edit by jt: Thanks for the face-save offer there, ojfd!

But, nah! Let this stand as an object lesson for other -lazy-- . . . erm . . . casual . . . readers of informative threads like this! :o)

 

http://tinyurl.com/bsklufj = source posted above :I

 

xx(

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I only saw one more or less affordable 73GB new IBM drive here for EUR 63.- plus costs for an adapter.

Who would need 73 GB for a 68k Mac? Maybe the Amiga SCSI-1 to CF are the way to go rather.

 

powerpup, I hope I didnt hurt anybodies feelings, I´m by far no expert with SCSI HBA.

The few experts I knew, sadly moved to cemetary many years ago. The SCA would be trial and error for me.

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Still no luck with the drive, I noticed it is causing my Mac SE/30 screen to have some wavy-ness that travels from the bottom of the screen up. I think it much have some interference with the power supply. Went to my 250mb Apple drive for now, going to have to revisit the scsi drive for another project. :-/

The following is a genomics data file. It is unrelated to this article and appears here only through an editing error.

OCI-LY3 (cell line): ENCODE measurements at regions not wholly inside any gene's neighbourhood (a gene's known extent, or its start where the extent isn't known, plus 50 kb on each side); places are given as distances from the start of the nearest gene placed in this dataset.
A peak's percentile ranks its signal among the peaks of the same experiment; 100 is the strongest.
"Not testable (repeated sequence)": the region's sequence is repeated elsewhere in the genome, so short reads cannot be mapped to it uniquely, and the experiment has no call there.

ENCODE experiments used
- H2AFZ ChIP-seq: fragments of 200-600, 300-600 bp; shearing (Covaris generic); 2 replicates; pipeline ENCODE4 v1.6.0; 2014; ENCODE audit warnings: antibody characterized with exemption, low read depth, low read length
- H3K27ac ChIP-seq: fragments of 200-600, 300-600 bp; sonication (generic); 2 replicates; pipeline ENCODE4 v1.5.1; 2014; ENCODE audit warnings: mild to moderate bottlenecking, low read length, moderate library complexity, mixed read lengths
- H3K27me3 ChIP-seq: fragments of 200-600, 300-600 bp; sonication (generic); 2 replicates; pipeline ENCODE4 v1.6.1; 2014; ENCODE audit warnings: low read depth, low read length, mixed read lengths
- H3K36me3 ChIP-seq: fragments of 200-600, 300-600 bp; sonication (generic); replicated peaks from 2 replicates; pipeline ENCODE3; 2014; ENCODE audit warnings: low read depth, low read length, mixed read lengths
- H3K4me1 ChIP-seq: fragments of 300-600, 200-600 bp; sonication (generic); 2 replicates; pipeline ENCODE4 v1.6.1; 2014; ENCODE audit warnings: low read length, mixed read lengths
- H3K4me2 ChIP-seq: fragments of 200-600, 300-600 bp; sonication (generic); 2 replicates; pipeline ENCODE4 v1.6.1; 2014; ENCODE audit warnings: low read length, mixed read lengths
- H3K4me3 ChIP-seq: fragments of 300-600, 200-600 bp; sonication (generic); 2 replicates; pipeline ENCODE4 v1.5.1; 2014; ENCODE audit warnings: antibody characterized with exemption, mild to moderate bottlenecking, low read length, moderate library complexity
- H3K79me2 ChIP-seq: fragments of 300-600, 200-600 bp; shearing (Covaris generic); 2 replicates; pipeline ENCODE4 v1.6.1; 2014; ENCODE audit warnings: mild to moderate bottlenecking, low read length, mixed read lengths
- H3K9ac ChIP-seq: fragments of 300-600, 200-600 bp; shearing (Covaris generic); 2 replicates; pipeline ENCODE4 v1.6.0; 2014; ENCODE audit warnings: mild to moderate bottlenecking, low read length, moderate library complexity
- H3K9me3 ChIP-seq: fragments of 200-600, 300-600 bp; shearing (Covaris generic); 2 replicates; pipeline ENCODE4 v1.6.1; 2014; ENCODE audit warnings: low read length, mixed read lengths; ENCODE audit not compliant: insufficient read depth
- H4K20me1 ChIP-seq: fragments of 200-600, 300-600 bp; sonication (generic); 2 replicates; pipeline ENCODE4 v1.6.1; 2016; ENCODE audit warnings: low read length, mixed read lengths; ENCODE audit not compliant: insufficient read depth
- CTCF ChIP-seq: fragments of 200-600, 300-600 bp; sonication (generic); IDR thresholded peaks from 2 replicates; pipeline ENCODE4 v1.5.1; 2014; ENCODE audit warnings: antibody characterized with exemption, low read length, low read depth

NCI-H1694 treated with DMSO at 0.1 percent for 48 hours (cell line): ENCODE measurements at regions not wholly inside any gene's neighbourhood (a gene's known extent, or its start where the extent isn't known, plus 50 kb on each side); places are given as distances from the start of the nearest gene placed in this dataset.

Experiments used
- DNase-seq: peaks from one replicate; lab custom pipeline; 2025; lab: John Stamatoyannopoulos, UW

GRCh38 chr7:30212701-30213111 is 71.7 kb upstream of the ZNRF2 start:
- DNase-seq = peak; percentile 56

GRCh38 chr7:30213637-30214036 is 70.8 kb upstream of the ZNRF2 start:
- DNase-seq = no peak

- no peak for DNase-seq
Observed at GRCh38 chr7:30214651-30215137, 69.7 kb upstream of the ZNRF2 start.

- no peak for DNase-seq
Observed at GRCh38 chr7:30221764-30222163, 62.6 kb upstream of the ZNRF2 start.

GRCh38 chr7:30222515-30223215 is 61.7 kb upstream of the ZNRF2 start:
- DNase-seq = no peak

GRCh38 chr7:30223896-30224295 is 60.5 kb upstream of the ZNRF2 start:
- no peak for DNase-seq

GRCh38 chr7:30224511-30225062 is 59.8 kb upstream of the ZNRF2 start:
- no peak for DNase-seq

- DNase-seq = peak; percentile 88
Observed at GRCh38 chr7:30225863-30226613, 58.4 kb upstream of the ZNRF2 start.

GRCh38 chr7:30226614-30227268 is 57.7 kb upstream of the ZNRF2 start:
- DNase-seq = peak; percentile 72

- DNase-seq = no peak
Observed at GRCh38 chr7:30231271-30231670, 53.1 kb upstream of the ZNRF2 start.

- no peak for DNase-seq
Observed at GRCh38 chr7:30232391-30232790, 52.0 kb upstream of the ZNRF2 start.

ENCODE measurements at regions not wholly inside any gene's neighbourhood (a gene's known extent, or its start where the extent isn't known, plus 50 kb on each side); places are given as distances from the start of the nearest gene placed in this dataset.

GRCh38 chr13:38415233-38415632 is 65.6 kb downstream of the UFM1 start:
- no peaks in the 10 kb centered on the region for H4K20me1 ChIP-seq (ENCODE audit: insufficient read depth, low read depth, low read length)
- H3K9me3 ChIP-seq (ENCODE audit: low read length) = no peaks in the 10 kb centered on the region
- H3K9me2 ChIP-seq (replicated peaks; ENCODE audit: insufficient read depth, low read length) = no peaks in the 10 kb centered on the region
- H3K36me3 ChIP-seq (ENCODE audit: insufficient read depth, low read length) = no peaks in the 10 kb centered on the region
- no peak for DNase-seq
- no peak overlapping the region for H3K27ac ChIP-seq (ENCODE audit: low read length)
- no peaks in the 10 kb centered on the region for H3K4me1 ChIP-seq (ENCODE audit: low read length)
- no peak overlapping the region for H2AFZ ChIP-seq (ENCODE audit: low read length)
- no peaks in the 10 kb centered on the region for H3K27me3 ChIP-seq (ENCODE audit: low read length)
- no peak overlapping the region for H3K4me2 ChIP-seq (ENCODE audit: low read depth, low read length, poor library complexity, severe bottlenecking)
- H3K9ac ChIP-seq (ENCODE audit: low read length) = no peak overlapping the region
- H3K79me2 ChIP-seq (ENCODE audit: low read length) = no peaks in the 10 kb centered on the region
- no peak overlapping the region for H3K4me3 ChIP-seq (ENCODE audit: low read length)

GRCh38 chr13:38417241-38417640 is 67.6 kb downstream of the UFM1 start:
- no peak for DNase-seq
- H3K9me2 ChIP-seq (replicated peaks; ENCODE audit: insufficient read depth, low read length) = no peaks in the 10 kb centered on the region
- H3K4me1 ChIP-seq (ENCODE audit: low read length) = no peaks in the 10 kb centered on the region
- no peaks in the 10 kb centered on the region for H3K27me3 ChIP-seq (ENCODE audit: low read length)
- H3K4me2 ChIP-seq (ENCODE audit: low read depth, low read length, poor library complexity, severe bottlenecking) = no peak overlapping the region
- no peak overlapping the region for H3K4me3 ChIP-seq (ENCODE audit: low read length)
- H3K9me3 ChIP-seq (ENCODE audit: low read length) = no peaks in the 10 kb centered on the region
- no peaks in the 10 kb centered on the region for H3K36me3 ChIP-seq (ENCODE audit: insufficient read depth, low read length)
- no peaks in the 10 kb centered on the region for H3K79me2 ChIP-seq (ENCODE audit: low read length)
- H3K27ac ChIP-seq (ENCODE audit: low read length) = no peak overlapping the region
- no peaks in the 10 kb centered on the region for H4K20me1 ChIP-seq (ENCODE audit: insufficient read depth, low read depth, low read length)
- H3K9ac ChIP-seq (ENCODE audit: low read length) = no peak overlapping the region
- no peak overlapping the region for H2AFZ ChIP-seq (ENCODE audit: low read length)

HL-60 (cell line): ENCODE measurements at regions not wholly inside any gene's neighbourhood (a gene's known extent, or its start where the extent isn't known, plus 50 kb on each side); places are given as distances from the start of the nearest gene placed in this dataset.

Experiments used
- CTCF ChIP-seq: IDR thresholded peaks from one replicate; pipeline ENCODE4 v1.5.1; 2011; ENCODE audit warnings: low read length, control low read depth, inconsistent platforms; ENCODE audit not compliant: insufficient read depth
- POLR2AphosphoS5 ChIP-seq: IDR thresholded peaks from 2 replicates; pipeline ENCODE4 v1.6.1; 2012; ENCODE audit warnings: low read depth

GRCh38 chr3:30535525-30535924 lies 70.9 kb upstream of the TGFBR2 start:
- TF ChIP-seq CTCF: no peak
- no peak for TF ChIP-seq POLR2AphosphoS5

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I am dealing with the same issue on a SCA drive connected to a 50-pin cable with a 50-pin to 80-pin drive adapter. I'm thinking one of these four ways should be successful but .. which one? The SCA drive I'm using (and most - all? - SCA drives) provides no termination so I'm going to have to have a terminator on the cable. Do I ...

 

1. get a 50-pin inline terminator to go between the 50-pin cable and the adapter (or logic board).

 

2. get an 80-pin inline terminator to go between the adapter and the SCA drive.

 

3. get a 50-pin to 80-pin adapter to go between the logic board and an 80-pin cable plus an inline 80-pin terminator to the drive.

 

4. get a 50-pin to 80-pin adapter to go between the logic board and a multi-connection 80-pin cable plus a terminator for the third cable connection (the one after the logic board and the drive).

 

5. Get a different 50-pin to 80-pin adapter that has termination onboard.